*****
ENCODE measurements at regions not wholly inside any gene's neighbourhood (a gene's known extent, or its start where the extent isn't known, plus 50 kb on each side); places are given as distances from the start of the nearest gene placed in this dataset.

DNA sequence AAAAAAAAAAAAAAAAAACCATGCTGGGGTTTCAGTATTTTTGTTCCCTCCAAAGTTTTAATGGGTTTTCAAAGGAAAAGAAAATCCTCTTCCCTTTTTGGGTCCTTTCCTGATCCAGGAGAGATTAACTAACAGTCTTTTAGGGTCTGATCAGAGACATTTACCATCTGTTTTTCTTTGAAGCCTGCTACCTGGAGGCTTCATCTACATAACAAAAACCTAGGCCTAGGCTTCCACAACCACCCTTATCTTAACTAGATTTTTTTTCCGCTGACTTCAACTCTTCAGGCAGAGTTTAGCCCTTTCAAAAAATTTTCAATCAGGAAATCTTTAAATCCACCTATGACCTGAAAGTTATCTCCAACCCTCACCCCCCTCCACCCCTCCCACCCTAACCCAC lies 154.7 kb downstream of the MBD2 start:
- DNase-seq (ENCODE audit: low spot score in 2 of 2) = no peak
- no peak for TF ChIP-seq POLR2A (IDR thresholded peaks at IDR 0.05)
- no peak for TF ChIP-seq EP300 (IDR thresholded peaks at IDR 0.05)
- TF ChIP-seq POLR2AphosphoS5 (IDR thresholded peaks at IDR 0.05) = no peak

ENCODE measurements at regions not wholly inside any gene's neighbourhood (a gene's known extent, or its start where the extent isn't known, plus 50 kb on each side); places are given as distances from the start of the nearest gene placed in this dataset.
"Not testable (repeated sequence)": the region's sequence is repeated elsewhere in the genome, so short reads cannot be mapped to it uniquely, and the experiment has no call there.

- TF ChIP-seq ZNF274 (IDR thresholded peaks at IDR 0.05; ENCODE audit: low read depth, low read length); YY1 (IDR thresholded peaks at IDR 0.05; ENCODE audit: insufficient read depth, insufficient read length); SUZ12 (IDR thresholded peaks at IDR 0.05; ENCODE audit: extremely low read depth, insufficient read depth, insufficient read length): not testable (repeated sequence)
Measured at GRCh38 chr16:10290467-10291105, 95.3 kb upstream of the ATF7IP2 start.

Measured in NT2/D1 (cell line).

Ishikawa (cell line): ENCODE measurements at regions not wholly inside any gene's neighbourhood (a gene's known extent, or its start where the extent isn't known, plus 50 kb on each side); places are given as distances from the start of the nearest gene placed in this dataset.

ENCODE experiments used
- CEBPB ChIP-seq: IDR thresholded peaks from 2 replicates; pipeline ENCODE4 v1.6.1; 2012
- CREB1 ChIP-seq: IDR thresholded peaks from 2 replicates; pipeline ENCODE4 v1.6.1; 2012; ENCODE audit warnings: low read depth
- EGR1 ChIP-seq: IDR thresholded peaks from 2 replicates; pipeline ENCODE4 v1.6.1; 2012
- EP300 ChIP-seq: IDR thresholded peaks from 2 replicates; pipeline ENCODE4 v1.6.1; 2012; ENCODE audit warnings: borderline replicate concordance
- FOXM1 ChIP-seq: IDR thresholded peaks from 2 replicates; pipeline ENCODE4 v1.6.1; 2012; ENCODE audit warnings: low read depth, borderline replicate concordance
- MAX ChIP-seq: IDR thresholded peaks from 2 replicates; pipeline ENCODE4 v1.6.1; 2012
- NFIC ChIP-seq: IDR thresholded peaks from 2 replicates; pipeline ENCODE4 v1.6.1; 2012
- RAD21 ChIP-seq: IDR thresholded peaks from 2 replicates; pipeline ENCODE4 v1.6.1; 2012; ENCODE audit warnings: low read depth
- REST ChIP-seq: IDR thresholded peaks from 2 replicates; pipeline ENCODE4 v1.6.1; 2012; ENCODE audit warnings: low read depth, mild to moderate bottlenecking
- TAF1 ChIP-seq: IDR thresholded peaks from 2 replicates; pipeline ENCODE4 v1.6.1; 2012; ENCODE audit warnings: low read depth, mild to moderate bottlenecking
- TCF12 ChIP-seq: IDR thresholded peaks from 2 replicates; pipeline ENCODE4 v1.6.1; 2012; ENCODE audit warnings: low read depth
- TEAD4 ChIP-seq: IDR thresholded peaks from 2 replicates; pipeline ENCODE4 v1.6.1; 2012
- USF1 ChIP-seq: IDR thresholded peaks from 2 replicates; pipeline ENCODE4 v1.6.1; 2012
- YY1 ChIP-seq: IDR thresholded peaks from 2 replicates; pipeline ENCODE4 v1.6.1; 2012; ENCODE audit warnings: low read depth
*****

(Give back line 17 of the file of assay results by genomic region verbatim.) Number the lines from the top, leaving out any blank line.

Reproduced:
- EP300 ChIP-seq: IDR thresholded peaks from 2 replicates; pipeline ENCODE4 v1.6.1; 2012; ENCODE audit warnings: borderline replicate concordance